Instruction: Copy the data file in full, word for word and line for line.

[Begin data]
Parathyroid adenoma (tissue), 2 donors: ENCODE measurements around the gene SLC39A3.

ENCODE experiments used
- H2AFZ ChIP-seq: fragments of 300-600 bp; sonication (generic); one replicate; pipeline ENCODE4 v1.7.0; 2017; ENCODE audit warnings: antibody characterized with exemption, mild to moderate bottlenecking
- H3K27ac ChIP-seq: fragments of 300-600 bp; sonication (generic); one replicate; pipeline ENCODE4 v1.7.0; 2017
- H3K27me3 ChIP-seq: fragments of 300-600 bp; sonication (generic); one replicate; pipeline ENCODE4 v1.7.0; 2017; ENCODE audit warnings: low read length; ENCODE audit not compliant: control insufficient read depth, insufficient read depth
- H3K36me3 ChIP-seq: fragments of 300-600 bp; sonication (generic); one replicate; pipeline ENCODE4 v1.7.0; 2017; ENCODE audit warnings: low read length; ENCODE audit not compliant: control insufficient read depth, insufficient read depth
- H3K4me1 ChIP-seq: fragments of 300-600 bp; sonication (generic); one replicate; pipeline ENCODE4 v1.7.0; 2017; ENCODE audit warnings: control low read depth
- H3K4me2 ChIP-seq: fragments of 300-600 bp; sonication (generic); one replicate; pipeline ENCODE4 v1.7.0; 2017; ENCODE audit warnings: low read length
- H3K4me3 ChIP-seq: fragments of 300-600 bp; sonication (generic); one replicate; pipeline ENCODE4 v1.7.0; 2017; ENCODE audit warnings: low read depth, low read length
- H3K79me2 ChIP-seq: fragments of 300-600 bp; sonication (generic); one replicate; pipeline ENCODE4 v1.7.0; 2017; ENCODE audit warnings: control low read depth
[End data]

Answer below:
Parathyroid adenoma (tissue), 2 donors: ENCODE measurements around the gene SLC39A3.

ENCODE experiments used
- H2AFZ ChIP-seq: fragments of 300-600 bp; sonication (generic); one replicate; pipeline ENCODE4 v1.7.0; 2017; ENCODE audit warnings: antibody characterized with exemption, mild to moderate bottlenecking
- H3K27ac ChIP-seq: fragments of 300-600 bp; sonication (generic); one replicate; pipeline ENCODE4 v1.7.0; 2017
- H3K27me3 ChIP-seq: fragments of 300-600 bp; sonication (generic); one replicate; pipeline ENCODE4 v1.7.0; 2017; ENCODE audit warnings: low read length; ENCODE audit not compliant: control insufficient read depth, insufficient read depth
- H3K36me3 ChIP-seq: fragments of 300-600 bp; sonication (generic); one replicate; pipeline ENCODE4 v1.7.0; 2017; ENCODE audit warnings: low read length; ENCODE audit not compliant: control insufficient read depth, insufficient read depth
- H3K4me1 ChIP-seq: fragments of 300-600 bp; sonication (generic); one replicate; pipeline ENCODE4 v1.7.0; 2017; ENCODE audit warnings: control low read depth
- H3K4me2 ChIP-seq: fragments of 300-600 bp; sonication (generic); one replicate; pipeline ENCODE4 v1.7.0; 2017; ENCODE audit warnings: low read length
- H3K4me3 ChIP-seq: fragments of 300-600 bp; sonication (generic); one replicate; pipeline ENCODE4 v1.7.0; 2017; ENCODE audit warnings: low read depth, low read length
- H3K79me2 ChIP-seq: fragments of 300-600 bp; sonication (generic); one replicate; pipeline ENCODE4 v1.7.0; 2017; ENCODE audit warnings: control low read depth